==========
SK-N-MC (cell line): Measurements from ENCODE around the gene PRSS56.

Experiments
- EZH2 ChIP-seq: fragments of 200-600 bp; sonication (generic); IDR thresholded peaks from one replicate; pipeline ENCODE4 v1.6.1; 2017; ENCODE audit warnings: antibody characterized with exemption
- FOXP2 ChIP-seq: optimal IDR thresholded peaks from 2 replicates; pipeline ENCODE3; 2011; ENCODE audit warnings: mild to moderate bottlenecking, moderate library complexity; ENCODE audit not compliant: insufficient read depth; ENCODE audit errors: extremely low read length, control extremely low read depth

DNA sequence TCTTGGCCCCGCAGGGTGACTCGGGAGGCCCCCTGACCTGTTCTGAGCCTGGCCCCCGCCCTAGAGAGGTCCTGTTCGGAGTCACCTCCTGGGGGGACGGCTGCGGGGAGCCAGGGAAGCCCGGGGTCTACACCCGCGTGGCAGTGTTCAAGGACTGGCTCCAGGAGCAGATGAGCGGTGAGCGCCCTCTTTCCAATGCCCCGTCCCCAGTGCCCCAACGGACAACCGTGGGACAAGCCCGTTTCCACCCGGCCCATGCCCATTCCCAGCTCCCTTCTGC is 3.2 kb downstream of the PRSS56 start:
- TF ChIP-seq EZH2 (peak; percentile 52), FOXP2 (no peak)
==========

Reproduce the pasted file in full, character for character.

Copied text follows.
SK-N-MC (cell line): Measurements from ENCODE around the gene PRSS56.

Experiments
- EZH2 ChIP-seq: fragments of 200-600 bp; sonication (generic); IDR thresholded peaks from one replicate; pipeline ENCODE4 v1.6.1; 2017; ENCODE audit warnings: antibody characterized with exemption
- FOXP2 ChIP-seq: optimal IDR thresholded peaks from 2 replicates; pipeline ENCODE3; 2011; ENCODE audit warnings: mild to moderate bottlenecking, moderate library complexity; ENCODE audit not compliant: insufficient read depth; ENCODE audit errors: extremely low read length, control extremely low read depth

DNA sequence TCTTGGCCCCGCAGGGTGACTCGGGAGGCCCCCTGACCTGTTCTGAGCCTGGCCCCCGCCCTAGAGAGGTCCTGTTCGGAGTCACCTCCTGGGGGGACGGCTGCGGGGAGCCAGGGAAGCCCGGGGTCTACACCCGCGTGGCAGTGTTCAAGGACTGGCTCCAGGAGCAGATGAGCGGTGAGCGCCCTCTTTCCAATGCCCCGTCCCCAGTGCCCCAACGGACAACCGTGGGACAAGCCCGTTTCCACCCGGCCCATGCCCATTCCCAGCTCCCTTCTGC is 3.2 kb downstream of the PRSS56 start:
- TF ChIP-seq EZH2 (peak; percentile 52), FOXP2 (no peak)